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Advanced networking simplifies modular printing machinery

An multi-axis motion controller and high level software is helping Rollem - a leading specialist print machinery manufacturer - to rapidly evolve its modular finishing system. The motion architecture has made it easy to add a stacking unit that collects and groups products into finished quantities ready for shipping.

SPECIALISTS IN ULTRA-ACCURATE cutting/ perforating/scoring machines, Rollem has built a reputation creating print finishing lines for high quality and security related applications. The company’s focus on accuracy means that users are able to squeeze extra units out of production processes or standard paper sizes with Rollem finishing equipment.

At the heart of Rollem’s current machinery range is a compact Ethernet controller. The NextMove-ESB2 from ABB is capable of controlling up to eight servo and stepper motor axes, and includes onboard analog and digital I/O for machine control, plus interfaces including a CANopen port for controlling distributed motion and I/O resources.

Using Ethernet-based motion control has allowed Rollem to rapidly evolve its modular finishing system.

Descending card stacker

A newly-designed Descending Card Stacker is typically installed as a third station on a Rollem print finishing line, following slitting and collating stations. This peripheral employs a single axis of movement using a stepper motor, which dynamically varies the height of a stacking tray that is synchronized to a laser sensor detecting the position and height of printed items. In the case of playing card printing, the system can group multiple packs to create a ready-to-use Blackjack deck.

Designing and integrating this new modular peripheral was simplified by the motion system. The stepper motor axis and its drive connects to the main controller and HMI via the print finishing line’s CANopen network. Software-wise, the MINT motion software language has made it easy for the Rollem developers to create code, using English-like commands and hundreds of keywords that provide single-command instructions for motion tasks. One of the most common keyword forms used by Rollem throughout its finishing line are a set of commands called FOLLOW for example, which allow axes to be linked and follow a master axis by a programmed ratio.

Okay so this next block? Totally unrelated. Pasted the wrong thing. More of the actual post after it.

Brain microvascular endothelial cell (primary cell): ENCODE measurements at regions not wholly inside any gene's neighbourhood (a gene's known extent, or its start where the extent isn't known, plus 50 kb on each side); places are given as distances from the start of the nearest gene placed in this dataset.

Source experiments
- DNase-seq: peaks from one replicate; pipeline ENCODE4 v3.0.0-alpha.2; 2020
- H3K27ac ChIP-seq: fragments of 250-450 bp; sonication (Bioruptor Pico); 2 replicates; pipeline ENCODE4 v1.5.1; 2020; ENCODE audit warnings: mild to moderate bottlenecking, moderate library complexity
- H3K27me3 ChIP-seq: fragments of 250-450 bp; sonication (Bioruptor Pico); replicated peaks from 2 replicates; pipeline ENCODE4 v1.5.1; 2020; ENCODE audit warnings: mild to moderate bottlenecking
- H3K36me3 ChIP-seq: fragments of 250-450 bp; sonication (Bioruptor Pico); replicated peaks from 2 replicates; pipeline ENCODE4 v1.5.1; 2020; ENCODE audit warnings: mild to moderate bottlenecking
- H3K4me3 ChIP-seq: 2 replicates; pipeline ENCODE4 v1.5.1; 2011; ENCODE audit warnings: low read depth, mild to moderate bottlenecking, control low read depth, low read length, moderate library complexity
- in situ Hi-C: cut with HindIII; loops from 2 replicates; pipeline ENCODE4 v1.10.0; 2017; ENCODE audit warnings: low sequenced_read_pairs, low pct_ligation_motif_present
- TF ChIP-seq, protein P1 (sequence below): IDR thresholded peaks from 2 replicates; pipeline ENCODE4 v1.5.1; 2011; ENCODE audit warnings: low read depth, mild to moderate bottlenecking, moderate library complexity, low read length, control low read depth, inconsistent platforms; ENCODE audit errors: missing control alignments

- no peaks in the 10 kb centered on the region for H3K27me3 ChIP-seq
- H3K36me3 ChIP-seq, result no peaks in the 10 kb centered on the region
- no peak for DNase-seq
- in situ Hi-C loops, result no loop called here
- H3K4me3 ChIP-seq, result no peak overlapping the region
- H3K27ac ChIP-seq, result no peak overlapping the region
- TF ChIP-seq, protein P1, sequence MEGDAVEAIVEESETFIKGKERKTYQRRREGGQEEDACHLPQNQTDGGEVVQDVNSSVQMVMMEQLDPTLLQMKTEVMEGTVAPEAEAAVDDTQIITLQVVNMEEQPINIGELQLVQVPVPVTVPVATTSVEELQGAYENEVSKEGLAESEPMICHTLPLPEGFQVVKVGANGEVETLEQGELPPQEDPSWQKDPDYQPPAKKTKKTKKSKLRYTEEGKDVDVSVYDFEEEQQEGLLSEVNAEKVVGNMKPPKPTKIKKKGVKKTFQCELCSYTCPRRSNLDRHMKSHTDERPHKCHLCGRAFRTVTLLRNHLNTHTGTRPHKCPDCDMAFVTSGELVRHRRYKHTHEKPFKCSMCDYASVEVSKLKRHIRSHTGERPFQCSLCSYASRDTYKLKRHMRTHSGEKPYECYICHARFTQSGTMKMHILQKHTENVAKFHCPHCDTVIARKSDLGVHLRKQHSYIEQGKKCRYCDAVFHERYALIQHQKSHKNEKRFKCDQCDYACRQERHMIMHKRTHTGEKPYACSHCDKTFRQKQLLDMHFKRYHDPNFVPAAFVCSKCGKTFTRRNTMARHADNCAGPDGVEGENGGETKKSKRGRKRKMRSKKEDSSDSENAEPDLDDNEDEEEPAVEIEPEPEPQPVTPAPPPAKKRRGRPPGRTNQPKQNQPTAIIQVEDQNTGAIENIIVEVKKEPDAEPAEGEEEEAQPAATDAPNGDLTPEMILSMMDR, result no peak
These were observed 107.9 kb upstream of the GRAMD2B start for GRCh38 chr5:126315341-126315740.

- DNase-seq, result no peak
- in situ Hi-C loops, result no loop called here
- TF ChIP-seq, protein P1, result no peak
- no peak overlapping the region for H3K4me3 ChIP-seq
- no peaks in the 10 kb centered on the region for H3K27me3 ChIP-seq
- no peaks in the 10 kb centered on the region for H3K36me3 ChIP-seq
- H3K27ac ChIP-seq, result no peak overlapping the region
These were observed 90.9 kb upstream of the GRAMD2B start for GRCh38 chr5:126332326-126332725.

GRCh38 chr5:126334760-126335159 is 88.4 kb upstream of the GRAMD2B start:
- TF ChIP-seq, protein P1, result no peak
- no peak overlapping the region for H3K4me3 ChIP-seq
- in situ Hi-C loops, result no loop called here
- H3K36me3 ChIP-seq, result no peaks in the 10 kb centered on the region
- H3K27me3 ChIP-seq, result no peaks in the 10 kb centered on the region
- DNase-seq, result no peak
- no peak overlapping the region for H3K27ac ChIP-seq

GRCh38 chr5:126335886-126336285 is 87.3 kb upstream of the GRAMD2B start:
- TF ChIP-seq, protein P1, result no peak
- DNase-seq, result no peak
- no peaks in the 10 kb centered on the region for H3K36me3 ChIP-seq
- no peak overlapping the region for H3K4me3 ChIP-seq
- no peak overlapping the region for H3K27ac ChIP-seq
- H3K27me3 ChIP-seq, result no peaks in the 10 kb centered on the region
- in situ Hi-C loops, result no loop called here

In the case of the new stacker, Rollem’s main software developer Stuart Murphy wrote the control code and the additional code required for the machine’s HMI in under half a day, before testing it on the prototype hardware. An example of quick reaction is the integration of a barcode scanner for a particular automated finishing line – which was also written in a few hours using MINT.

By switching systems, Rollem gave itself the ability to react quickly to customer requests, and to use its imagination to prototype brand new functionality from basic handling/ processing functions to integration into manufacturing information systems. This freedom is a key factor underpinning the company’s current position where Rollem’s equipment often gives users the means to automate and rethink a company’s workflow to adopt a new printing business model.

“Traditional printing and finishing lines often involve fiddly and time consuming manual handling and processing stages such as guillotining - and these rely on skilled labor,” said Murphy.

The first production unit of the new stacker has just been installed on a Rollem line at an advanced print-ecommerce or ‘web2print’ company producing business cards. The Revolution line consists of several stations. At the start of process is a feeder with a vertical axis for raising a stack of sheets, driven by a 3-phase motor/inverter combination, which is controlled via the NextMove’s onboard D/A converter. A second servomotor axis drives the feed roller. A conveyor, driven by a motor/ inverter combination, moves the sheets on to registration and slitting.

An optical sensor detects the registration mark and adjusts a guide rail. The cutting system detects the leading edge of the paper and accelerates the blades to the conveyor speed before performing a single-direction ‘interrupt slit’ - which creates strips but leaves the outside edge connected. This border keeps the strips in place while the paper turns through 90-degrees for a second registration and slitting stage to separate the print items.

Rollem’s cutting system is rigid, allowing accurate cutting, suitable for security items, at speeds up to 4000 sheets/hour. Each cutting module uses two servomotors, one to control the acceleration and return of the cutting head, and one for vertical positioning of the rotary blades. The next stage is collation. If the end product is business cards for example, separated cards are collated into a stack by three servomotor motion axes, which move the cards at an angle across the process area into a ‘gutter’ output channel.

Application article by ABB.


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